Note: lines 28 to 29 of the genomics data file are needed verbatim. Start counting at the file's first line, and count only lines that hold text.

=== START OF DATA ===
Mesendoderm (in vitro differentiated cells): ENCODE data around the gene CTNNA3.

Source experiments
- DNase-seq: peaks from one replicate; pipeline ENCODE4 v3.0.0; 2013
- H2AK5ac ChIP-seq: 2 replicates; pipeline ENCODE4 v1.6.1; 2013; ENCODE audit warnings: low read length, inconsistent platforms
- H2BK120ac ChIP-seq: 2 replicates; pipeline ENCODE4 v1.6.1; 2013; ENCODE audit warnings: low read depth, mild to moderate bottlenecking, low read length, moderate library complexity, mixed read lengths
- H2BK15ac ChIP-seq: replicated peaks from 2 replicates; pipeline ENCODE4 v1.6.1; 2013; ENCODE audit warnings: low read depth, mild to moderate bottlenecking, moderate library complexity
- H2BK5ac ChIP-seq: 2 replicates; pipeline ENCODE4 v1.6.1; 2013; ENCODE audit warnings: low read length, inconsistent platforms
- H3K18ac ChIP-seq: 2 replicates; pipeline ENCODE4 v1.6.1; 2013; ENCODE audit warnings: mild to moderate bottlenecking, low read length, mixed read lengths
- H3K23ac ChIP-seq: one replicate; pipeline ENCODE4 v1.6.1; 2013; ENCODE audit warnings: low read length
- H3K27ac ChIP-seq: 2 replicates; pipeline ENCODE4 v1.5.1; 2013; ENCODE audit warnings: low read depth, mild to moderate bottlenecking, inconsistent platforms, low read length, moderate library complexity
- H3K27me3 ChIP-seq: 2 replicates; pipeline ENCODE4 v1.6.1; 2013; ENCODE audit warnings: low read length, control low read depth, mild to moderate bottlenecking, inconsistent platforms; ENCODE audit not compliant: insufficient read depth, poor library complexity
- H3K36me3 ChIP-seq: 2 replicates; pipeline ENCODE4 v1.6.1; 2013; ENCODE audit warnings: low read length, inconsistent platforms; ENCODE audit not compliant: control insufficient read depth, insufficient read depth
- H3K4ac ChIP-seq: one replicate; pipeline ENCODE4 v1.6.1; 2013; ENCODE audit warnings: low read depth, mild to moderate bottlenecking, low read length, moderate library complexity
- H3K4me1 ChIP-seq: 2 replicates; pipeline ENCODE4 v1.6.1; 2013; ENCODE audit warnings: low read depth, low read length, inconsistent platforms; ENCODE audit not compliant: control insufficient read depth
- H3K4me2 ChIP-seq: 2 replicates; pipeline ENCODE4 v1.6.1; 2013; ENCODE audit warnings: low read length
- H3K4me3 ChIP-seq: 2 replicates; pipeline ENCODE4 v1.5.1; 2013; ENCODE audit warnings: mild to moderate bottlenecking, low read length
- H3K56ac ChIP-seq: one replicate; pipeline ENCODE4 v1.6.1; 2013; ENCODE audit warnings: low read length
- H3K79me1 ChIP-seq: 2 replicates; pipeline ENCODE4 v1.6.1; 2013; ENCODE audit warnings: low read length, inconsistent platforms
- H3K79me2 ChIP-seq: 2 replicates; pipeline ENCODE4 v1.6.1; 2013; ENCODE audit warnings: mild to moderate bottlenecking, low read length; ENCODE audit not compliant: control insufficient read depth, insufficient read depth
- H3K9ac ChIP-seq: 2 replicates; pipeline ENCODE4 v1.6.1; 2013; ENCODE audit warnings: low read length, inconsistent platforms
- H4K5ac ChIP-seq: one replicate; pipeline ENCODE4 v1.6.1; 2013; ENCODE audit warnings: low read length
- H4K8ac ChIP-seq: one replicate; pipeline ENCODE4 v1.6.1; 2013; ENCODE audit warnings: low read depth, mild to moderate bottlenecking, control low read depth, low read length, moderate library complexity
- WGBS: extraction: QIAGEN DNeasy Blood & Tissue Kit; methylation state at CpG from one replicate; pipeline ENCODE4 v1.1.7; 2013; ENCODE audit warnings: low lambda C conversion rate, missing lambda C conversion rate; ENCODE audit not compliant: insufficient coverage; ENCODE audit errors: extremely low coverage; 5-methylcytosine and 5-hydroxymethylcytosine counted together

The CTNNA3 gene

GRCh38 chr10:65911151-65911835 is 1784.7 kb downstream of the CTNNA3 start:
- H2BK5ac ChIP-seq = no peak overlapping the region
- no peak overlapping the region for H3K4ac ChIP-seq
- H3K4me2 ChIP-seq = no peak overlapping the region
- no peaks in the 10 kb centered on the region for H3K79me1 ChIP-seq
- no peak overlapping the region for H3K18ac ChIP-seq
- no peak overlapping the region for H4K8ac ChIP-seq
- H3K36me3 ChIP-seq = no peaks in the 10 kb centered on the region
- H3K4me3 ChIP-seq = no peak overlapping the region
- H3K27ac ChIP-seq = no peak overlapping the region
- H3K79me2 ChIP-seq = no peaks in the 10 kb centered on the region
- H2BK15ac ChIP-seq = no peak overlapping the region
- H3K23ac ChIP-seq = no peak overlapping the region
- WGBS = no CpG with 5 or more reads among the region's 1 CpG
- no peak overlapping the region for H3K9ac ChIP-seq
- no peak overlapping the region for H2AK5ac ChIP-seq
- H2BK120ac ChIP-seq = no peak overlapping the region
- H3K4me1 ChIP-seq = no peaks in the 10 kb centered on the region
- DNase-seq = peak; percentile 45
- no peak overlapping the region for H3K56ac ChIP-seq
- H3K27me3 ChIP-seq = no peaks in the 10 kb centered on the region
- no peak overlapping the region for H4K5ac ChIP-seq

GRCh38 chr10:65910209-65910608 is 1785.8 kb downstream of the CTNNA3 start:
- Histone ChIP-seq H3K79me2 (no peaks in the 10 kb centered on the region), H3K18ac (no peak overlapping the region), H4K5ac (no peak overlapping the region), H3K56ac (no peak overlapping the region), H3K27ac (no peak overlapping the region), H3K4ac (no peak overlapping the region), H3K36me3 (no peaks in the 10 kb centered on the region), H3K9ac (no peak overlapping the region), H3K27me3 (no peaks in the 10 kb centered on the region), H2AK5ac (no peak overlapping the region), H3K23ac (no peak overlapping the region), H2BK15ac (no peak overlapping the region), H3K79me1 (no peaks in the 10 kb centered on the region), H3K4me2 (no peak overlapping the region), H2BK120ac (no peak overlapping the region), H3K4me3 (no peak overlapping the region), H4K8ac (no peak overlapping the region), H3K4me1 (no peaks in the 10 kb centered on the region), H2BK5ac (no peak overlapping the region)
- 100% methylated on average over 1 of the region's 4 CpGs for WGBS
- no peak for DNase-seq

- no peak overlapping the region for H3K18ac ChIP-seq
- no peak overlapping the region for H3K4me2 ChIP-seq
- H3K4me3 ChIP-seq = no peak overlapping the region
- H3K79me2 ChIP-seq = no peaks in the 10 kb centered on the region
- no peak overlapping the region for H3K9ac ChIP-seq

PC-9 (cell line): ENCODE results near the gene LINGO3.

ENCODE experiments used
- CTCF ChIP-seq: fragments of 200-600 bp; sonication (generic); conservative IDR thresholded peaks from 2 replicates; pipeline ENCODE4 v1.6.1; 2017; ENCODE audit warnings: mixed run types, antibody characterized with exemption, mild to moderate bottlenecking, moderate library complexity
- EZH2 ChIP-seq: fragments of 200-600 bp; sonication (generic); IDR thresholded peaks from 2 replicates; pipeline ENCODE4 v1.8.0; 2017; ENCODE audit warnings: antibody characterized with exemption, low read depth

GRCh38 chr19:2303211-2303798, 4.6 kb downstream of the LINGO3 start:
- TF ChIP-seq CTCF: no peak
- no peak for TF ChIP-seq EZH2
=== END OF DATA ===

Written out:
- H3K4me2 ChIP-seq = no peak overlapping the region
- no peaks in the 10 kb centered on the region for H3K79me1 ChIP-seq